What are the Best Boats for a Beginner Whitewater Kayaker?

The decision to learn the sport of kayaking is a very exciting road filled with risk, reward, happiness and adventure. However, this road is filled with many turns, the first of which is the decision of the type of kayak to buy. In this post we will outline basic considerations for a new paddlers first boat.

1) New or Used?

  • At Love Boat we encourage all new paddlers to buy used boats. Why? Simply because new boats can be expensive (upwards of $1200!). We believe that it takes time to truly understand what you want in a boat, so we suggest finding a used boat that fits comfortably, isn’t cracked, and is under $400 (because of resale value). If you decide you hate kayaking, you can always get your money back on a used boat. Selling a new boat, however, can be a bit more difficult.


2) Creek boat, river runner or play boat?

  • This is one of the more difficult questions due to our first suggestion, but it is very possible to find all three types of boats under this $400 price range, so let’s look at all three:

  • Creek Boat:

    • Pros: Lots of volume which can mean more buoyancy and added stability. Comfort is a big plus on creekers and you shouldn’t have a problem spending long days in the boat. Bonus: these stay upright with more ease than other boats! A definite plus for beginners learning the basics.

    • Cons: Creekers are big boats which for beginners can make it tough to handle. When you swim it is definitely more difficult catching your boat, getting to shore, and draining a large creeker, so you should always have float bags. We like the Watershed Futa for overnighters, or maybe some blown-up, empty wine bags :)

  • River Runners:

    • Pros: Boats like the Dagger RPM, Liquid Logic’s Braap, Dagger’s Axiom, and the new Pyranha Ripper are all good at building a solid skill-base for moving on the water; i.e catching eddies and ferries. Most of these boats will have enough volume without a ton of boat to maneuver.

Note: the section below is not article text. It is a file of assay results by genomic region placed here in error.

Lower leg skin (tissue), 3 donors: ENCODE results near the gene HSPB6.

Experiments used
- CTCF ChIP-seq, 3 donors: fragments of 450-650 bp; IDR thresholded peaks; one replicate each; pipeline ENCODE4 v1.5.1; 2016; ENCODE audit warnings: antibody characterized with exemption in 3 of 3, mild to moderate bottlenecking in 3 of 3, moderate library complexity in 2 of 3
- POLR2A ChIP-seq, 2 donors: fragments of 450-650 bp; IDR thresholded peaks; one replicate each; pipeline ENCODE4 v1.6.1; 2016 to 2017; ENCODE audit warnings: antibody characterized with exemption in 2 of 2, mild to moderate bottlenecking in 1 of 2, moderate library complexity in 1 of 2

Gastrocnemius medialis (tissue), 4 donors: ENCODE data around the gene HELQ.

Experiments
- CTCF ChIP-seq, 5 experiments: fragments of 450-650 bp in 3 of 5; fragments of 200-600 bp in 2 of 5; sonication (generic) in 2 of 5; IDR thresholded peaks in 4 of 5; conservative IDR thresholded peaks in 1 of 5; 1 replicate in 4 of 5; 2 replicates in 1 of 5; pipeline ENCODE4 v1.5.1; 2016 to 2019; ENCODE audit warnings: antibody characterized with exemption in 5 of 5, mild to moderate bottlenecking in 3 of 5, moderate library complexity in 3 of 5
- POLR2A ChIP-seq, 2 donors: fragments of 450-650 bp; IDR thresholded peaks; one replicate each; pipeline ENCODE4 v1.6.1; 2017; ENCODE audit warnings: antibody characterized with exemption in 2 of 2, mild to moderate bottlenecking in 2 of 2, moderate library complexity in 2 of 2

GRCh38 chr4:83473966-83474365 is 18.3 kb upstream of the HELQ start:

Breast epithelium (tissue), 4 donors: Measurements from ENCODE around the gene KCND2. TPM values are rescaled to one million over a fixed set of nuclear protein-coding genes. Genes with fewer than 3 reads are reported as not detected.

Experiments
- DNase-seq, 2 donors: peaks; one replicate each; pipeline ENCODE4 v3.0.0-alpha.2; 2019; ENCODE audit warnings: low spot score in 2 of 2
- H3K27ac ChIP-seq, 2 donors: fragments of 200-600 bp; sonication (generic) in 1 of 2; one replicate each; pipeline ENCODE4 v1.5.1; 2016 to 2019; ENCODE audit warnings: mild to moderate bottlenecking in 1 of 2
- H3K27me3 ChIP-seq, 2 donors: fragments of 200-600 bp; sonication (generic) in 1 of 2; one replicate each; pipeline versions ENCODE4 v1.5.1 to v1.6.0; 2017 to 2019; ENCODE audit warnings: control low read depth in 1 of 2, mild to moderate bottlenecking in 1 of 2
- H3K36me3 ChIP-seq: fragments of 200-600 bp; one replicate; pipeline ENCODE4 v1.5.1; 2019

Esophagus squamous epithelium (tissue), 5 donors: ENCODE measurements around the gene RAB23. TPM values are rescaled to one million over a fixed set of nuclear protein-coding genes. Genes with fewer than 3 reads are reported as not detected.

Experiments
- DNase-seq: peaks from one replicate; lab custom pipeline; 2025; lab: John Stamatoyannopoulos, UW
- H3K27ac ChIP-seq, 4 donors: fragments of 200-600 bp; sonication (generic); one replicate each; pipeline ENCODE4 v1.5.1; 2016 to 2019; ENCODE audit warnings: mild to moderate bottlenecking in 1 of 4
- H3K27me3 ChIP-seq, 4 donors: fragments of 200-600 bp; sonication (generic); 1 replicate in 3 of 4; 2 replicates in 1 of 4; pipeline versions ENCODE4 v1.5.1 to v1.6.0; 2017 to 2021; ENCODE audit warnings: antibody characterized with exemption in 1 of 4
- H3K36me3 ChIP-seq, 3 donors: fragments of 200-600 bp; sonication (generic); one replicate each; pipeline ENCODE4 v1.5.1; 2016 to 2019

• Cons: When you look at most of these boats you find they have squashed tails which can make them a bit squirrely on the stern. For some ,this slim stern can make the boat tough to paddle and more susceptible to water’s undercurrents and hole action. Additionally, it can be hard to find these boats if you are tall (6’5+).

  • Play Boats:

    • Pros: Learning to paddle with a play boat will sure up your roll. Living in Missoula, the majority of people learn and practice their playboating skills at Brennnan’s wave. Folks that practice surfing will naturally flip over a lot, meaning lots of roll practice. You will also develop a few different types of rolls with a better understanding of body movement.

    • Cons: Sometimes play boats can be a little unruly when learning and paddling down-river. The things that make play boats so fun on waves can have you spinning and bracing through rapids.

large volume creek boat

large volume creek boat

play boat

play boat

river runner, notice the squashed stern

river runner, notice the squashed stern

3) Things to look at when buying your first boat

  • When you go to buy your first boat, you want to look for a few things:

    • First, look inside the boat to examine the outfitting to answer a few questions: Are all the pieces there? (Ie, Ratchet straps, bulkhead with screw or string if Jackson kayak.) What does the seat look like? Is it torn, does it have padding, is it even there?

    • Second, check out the top of the boat at the bow to stern (front and back). Look for cracks or welds on the bow. Make sure that all grab loops are there and secure. Does it have a drain plug? Silly, but they are nice (also easy to replace).

  • Lastly, flip it over and look underneath. You are again looking for cracks and oil canning which is a large dent typically under the seat. Scratches are superficial.

cracked play boat

cracked play boat


In the end, all this information is useless. Your first boat doesn’t matter! You can learn to roll a barrel and people take all sorts of crafts down river. What really matters is that you get out and paddle! None of these boats are going to make you a better paddler. In reality, what’s going to make you better is getting on the river and having FUN. Everyone gets caught up volume, length, this and that. Just buy something that fits okay and isn’t completely destroyed. Kayaking isn’t rocket science, so don’t make it so difficult. If you aren’t feeling sure about your skills, we got you! Love Boat offers courses for beginner and intermediate paddlers, so we will help you to hone the skills necessary to get out and enjoy yourself. Once you get the basics down, then you can start to think beyond learning and towards FUNcionality. Now, go find you a boat!